A review of the record reveals that as a result of Super Valu's fraud, the jury could have found that Peterson not only retired from his position as Anniston Division president, which was worth $100,000 a year, but never received the Oxford County Market with its $19,000,000 of projected profits for the 15-year life of Super Valu's lease commitment. As already pointed out, the evidence showed that after being assured that Super Valu would take care of his interests, Peterson expended time, energy, and money in undertaking the necessary actions to properly equip, staff, and outfit the County Market, and that in reliance on Super Valu's misrepresentation, he failed to contact Mary Hardin and refrained from hiring an attorney immediately. He became a defendant in a $13 million lawsuit, and was ultimately prevented from receiving the Oxford County Market. This evidence was sufficient for the jury to find that Peterson suffered damages because of the alleged misrepresentations made to him.


The sixth issue presented is whether the fraud claim and the contract claim were properly submitted to the jury. Super Valu contends that the trial court erred when it entered a judgment on the general verdict in favor of Peterson in the amount of $5,000,000. Super Valu contends that the fraud claim was specifically challenged by motion for directed verdict; therefore, Super Valu argues, under City of Huntsville v. Certain, 453 So.2d 715 (Ala.1984), cert. denied, 472 U.S. 1027, 105 S.Ct. 3499, 87 L.Ed.2d 631 (1985), a general verdict cannot stand, because, it says, the fraud claim was not supported by the evidence. Of course, we have already determined this issue adversely to Super Valu.

The legal principle governing the sixth issue has been explained by this Court, as follows:

"If a complaint has more than one count and the defendant believes that the evidence is not sufficient to support one or more of those counts, he must challenge this by motion for directed verdict, specifying the count which is not supported by evidence and detailing with specificity the grounds upon which the particular count is not supported by the evidence. If this is not done and all counts go to the jury and a general verdict is returned, the court will presume that the verdict was returned on a valid count."

Aspinwall v. Gowens, 405 So.2d 134, 138 (Ala.1981).

The general verdict in this case must stand for two reasons. First, Super Valu's motions for directed verdict failed to satisfy the Aspinwall requirements of "detailing with specificity the grounds upon which the particular count is not supported by the evidence." In its motion for directed verdict, Super Valu committed the same error as the Aspinwall defendant and "did not preserve error as to the [fraud and contract claims] because the insufficiency of the evidence was not argued with sufficient specificity." 405 So.2d at 138. Super Valu did not file a motion for a directed verdict as to the fraudulent concealment claim. Super Valu did not raise the general insufficiency of the evidence as a ground in support of its motion for a directed verdict as to the contract claim, or as to the misrepresentation or deceit claim. Regarding the misrepreentation or deceit claim, Super Valu failed to raise specifically the issue of reliance. Since Super Valu failed to detail with specificity the grounds upon which Peterson's claims were not supported by the evidence, this Court "will presume that the [general] verdict was returned on a valid count." Aspinwall v. Gowens, 405 So.2d at 138.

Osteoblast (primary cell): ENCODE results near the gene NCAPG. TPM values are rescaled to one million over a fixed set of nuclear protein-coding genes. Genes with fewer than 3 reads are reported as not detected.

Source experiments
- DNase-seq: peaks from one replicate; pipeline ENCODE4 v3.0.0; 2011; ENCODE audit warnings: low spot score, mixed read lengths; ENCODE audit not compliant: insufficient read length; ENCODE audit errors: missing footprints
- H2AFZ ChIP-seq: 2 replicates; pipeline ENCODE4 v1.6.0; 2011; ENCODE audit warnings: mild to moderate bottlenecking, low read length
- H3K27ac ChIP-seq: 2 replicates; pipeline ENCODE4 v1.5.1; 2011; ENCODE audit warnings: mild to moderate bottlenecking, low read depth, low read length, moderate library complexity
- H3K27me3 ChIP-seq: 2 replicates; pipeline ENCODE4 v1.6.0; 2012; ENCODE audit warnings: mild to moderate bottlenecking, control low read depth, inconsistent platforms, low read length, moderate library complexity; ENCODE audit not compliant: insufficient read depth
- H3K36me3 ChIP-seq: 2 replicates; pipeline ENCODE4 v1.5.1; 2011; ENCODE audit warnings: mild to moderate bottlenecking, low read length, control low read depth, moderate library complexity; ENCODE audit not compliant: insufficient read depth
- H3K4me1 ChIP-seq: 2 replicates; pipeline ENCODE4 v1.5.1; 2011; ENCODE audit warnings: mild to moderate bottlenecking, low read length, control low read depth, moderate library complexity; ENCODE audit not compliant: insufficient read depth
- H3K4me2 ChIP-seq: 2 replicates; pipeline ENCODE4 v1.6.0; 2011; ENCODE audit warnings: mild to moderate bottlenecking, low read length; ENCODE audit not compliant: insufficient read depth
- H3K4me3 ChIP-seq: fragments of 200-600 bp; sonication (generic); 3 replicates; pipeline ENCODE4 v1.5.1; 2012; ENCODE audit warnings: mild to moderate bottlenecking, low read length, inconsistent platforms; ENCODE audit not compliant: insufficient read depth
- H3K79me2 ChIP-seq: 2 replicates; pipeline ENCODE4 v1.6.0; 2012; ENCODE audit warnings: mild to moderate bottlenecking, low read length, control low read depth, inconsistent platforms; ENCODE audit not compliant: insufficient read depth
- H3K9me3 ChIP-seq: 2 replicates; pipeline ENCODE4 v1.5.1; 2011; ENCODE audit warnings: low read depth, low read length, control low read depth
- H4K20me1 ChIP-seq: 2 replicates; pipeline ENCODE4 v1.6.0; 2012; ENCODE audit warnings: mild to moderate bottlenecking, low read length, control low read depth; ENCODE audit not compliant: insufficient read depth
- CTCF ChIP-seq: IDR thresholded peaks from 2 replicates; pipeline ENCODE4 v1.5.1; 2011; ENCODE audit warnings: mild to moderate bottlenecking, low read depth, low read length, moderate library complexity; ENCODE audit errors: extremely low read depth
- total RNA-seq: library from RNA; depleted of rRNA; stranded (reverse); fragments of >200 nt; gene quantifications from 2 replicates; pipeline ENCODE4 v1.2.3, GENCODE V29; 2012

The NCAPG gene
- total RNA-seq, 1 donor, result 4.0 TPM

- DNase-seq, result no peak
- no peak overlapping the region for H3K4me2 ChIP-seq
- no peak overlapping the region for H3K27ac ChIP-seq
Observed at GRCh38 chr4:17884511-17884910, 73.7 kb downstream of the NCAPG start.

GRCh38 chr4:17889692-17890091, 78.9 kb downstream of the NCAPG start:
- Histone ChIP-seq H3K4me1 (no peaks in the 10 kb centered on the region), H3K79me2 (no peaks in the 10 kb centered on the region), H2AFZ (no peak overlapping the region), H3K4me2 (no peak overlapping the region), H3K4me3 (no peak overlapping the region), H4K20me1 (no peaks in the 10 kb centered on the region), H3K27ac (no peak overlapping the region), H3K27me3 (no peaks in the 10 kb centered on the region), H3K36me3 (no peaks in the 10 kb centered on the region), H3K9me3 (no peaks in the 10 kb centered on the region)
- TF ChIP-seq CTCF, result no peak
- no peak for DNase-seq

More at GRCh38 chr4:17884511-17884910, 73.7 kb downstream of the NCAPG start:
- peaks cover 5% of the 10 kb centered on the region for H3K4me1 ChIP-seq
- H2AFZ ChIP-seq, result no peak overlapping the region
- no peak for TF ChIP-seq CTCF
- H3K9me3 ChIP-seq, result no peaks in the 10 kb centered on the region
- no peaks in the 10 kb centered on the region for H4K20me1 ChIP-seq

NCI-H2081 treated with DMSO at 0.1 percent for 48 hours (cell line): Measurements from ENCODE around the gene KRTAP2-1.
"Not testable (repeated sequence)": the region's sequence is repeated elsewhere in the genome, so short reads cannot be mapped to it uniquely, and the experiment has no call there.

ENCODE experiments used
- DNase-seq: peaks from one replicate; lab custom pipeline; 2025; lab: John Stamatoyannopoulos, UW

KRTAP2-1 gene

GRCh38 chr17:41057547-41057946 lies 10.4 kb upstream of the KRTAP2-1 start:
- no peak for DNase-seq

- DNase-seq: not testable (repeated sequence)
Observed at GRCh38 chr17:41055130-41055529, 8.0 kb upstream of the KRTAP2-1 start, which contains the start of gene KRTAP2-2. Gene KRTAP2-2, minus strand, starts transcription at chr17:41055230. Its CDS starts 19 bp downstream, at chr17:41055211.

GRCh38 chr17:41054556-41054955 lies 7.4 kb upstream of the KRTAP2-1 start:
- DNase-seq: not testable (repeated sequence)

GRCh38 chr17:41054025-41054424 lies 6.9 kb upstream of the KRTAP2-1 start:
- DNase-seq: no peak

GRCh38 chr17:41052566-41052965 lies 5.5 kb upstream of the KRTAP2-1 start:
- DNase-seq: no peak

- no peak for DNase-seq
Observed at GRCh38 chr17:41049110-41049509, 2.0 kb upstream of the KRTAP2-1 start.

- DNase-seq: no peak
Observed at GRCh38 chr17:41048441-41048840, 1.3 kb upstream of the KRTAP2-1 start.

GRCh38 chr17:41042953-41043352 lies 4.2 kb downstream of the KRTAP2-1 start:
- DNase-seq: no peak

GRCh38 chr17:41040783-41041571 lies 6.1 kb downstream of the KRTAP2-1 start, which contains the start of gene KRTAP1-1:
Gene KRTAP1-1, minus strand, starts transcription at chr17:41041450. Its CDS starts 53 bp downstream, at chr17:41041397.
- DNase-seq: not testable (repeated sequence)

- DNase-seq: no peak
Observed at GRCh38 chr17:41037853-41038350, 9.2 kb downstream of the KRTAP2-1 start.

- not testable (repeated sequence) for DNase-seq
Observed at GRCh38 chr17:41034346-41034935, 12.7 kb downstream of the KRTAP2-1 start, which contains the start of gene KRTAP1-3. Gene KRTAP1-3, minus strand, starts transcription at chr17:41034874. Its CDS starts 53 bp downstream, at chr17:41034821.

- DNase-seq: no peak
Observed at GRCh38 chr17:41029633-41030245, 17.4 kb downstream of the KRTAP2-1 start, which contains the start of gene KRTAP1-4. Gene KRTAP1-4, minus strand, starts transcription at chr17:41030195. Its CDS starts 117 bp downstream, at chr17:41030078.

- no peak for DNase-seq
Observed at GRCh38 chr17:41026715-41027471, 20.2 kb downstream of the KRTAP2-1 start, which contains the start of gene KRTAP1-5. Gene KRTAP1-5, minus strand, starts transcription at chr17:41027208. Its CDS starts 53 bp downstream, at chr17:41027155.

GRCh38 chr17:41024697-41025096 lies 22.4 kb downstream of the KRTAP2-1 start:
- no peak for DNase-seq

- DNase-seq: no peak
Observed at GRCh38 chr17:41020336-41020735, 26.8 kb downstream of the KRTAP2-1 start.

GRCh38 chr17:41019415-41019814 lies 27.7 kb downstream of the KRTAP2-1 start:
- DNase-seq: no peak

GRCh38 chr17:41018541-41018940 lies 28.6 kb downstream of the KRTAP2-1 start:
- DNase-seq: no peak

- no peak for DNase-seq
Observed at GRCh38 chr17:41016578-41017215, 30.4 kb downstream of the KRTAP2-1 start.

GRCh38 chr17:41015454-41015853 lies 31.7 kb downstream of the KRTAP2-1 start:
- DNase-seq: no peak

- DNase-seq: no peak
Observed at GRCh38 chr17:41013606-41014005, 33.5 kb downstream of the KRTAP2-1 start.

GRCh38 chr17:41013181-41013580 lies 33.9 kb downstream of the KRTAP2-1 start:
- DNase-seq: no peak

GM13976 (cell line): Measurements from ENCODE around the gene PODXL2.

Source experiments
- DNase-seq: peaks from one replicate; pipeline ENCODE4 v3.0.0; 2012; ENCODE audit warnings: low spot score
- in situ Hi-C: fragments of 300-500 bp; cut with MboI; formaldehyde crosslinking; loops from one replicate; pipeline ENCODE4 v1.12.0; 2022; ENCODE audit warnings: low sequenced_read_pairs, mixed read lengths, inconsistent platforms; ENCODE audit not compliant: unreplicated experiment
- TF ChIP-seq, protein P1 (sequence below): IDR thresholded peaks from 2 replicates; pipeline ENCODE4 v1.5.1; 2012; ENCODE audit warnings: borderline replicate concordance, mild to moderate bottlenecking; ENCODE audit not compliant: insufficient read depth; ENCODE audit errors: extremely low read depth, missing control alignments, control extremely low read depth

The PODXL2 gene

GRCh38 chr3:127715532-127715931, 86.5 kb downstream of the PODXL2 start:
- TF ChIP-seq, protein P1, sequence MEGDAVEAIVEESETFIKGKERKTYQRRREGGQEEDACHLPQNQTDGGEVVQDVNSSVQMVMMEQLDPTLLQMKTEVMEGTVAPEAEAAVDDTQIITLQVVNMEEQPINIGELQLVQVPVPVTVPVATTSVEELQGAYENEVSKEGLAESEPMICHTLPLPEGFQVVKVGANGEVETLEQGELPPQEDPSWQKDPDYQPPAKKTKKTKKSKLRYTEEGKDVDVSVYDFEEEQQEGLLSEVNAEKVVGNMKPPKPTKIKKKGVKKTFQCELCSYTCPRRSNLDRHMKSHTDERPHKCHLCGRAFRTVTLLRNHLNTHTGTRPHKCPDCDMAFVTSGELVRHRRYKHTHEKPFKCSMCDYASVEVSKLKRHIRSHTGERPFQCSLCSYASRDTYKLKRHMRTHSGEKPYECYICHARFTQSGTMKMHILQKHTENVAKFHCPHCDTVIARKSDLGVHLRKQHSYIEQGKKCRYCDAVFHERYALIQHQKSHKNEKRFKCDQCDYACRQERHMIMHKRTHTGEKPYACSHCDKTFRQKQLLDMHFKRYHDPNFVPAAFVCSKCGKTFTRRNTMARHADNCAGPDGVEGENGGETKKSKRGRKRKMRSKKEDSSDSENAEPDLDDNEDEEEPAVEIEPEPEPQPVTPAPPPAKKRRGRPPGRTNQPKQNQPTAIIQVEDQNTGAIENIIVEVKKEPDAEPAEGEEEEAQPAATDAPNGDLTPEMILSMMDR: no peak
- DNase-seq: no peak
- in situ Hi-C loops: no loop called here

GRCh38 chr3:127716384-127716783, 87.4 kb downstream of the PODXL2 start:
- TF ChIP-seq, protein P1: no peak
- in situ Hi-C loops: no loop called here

Second, even assuming that Super Valu satisfied the Aspinwall requirements, this general verdict cannot be set aside, because the contract and fraud claims were supported by far more than sufficient evidence to be presented to the jury.


Seventh, Super Valu contends that the trial court erred when it excluded from evidence a release executed by the Hardins, releasing Peterson and Super Valu from all claims which they may have had against him. Super Valu alleges that the release was highly relevant to prove that if Hoffman (Super Valu's representative) made the statement to Peterson, then Super Valu did what Hoffman said it would do, by "taking care of" the Hardin matter. Super Valu contends that the release proves that there was no misrepresentation by Super Valu and that there were no damages to Peterson.

Eighteen days after commencement of the trial in this case, Super Valu's attorneys revealed that Super Valu had obtained a release of Peterson from Hardin on May 9, 1985, in conjunction with Hardin's release of Super Valu. On May 9, the trial court also entered summary judgment in favor of Peterson on Hardin's claims. When Super Valu revealed the existence of the release in the middle of this trial, its apparent reason was to attempt to show that it had been responsible for Peterson's dismissal from the Hardin suit.